Many of us who have been wounded in childhood may have been told by others we won’t find any true peace until we forgive. Most particularly if we are involved in church circles or other religious or spiritual communities forgiveness may be promoted as the ideal to aspire to. But the truth is a forgiveness that is assumed or forced before we have really worked through, felt and owned all the complex feelings we have experienced about what happened to us, may come at too a high price.
This kind of forgiveness may be premature and may lead us to make excuses for others who really aren’t showing the necessary contrition. It may keep us in denial or stalemated at the level of pure intellectual insight alone and it may keep us open to further abuse. If it comes at the cost of denial or minimisation of the depth of pain we went through we won’t truly gain the opportunity to heal at a deeper level.
I was reading through a really wonderful chapter in the book The Wizard of Oz and Other Narcissists : Coping With the One Way Relation ship in Work, Love and Family today which is a very concise and practical guide to understanding and healing from the childhood damage of being raised by narcissistic parents or those who put their own needs above and ignore, dismiss or minimise our own I thought it was really worth sharing here.
Grieving the losses and wounding in childhood may also involve recognising the unresolved losses our parents suffered in their own childhoods. As we see past the brambles of our own defences, we can also see past the defences of our parents. Yet again this is another place we can get stuck, if we are not careful.
Although we have gained a credible sense that our symptoms have a connection to how our parents cared for us in childhood, we may now hit the wall of our desire to protect our parents from any self reproach. We want to protect them from ‘blame’ and again fall back into our defence of denial. We would often prefer to believe that somehow we were the cause of painful parenting or stick to the cliché that ‘our parents did the best they could’ rather than look directly into our feelings of hurt and anger. In addition, we have multiple messages from society and religious teachings that tell us that the only way to release these feelings is through forgiveness. Here Alice Miller .. makes a compelling case in her book For Your Own Good.
‘Genuine forgiveness does not deny anger but face it head on.’ She makes the point over and over again that when our history of childhood wounding is uncovered, then the repressed anger or rage will give way to the grief and sorrow that our parents were unable to treat us differently. At this point we can truly gain insight into our parent’s childhood and experience genuine, mature sympathy. Alice Miller illustrates through all of her books that the child’s natural response to parental demand is always to try to understand and accept the parent’s narcissistic expectations as a matter of course.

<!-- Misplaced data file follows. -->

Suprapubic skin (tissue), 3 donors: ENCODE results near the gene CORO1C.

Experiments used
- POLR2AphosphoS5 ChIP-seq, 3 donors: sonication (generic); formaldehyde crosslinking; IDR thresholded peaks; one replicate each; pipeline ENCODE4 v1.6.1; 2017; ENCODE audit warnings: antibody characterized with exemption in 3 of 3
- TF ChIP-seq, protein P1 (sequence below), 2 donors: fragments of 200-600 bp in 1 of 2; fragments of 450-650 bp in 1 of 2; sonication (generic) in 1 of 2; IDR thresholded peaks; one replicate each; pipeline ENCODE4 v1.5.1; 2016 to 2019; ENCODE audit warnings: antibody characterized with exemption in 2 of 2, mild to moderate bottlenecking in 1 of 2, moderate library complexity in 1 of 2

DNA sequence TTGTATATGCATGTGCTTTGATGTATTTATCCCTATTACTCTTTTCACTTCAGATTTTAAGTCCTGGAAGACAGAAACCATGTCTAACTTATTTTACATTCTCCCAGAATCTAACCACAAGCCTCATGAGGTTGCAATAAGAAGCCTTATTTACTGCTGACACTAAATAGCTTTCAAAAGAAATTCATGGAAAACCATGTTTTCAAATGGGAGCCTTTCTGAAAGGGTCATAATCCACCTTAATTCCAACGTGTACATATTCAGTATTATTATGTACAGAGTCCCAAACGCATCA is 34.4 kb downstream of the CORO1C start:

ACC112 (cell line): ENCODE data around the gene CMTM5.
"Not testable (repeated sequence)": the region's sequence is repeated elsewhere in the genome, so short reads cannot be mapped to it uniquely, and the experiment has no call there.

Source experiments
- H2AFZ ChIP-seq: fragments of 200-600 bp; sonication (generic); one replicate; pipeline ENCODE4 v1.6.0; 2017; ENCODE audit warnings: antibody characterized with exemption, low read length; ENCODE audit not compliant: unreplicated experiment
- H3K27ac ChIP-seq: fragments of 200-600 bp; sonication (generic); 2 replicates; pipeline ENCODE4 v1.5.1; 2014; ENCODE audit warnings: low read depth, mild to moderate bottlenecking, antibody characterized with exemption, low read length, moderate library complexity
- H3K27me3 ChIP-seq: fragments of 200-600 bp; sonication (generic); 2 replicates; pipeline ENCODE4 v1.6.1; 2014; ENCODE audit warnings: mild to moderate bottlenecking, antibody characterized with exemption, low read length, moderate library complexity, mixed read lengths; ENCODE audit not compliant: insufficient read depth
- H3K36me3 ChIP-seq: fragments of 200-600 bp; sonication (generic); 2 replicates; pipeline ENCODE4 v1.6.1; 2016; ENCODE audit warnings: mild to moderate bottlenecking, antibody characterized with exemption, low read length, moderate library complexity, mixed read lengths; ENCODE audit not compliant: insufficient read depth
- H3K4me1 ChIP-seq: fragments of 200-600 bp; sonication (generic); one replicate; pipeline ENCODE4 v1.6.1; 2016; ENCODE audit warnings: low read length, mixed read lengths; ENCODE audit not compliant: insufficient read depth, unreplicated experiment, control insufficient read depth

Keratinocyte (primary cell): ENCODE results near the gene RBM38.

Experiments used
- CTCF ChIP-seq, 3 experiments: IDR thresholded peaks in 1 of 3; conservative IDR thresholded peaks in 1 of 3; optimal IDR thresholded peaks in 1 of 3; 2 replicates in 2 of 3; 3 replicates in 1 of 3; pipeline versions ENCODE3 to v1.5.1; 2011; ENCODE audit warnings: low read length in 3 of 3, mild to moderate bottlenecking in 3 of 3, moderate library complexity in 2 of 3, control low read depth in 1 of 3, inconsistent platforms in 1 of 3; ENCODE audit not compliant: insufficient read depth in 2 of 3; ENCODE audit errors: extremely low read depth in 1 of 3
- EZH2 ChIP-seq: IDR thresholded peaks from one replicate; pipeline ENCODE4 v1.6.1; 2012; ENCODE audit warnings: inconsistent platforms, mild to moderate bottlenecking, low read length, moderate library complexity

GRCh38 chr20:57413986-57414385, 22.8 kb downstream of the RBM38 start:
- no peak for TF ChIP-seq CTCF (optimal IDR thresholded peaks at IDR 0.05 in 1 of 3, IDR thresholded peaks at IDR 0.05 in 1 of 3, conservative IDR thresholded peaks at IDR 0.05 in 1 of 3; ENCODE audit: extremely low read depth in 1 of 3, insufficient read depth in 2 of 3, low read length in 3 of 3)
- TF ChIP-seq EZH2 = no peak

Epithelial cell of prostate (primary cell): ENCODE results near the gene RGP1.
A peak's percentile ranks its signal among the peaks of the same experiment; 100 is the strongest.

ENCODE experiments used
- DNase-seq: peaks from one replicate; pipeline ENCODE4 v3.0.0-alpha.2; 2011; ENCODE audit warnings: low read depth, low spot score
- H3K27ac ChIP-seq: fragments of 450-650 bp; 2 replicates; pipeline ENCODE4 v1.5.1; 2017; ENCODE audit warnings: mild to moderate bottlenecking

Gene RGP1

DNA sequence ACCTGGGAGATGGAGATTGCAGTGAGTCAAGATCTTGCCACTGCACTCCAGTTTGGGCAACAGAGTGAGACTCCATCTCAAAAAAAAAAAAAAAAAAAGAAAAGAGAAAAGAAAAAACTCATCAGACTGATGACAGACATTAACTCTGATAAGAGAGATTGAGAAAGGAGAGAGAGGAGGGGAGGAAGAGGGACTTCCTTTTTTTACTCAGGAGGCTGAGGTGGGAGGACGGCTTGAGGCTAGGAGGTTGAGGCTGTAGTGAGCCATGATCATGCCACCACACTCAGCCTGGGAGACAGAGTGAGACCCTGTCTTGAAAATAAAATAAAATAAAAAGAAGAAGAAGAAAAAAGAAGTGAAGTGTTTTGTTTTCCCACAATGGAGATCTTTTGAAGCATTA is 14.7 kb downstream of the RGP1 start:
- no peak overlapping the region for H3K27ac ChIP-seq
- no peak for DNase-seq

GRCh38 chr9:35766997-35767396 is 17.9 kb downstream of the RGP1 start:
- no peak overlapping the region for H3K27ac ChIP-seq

‘But he has to pay for this pseudo-understanding with his feelings and his sensitivity to his own needs, i.e., with his authentic self. This is why access to the normal, angry, uncomprehending and rebellious child he once was had previously been blocked off. When this child within the adult is liberated, he will discover his vital roots and strength…..To be free is to express resentment dating back to early childhood does not mean that one now becomes a resentful person, but rather the exact opposite.’
For the very reason that we are permitted to express these feelings that were once felt, but not allowable, we are liberated from the chains of our early defences and symptoms.
Being urged to forgive, or being told that we are doing something wrong for expressing these feeling of anger, rage or resentment before they are completely worked through places us back in repressive space. We can only truly forgive when we have felt it all through, grieved, felt angry and integrated these complex and painful feelings. It is a challenging process.
It is no one’s right to dictate to us what our forgiveness and / or healing process should be. And in healing we need to look for someone who helps us work through our true feelings and does not encourage us to keep our understanding on a purely intellectual level alone. As Eleanor Payson points out in her book they can only do this if they have removed their own rationalisations and denials and gained insight into the defences within themselves. They need to be someone who has the capacity to hold us in the midst of intense emotional states without shaming or judging until the work is done and our feelings are resolved.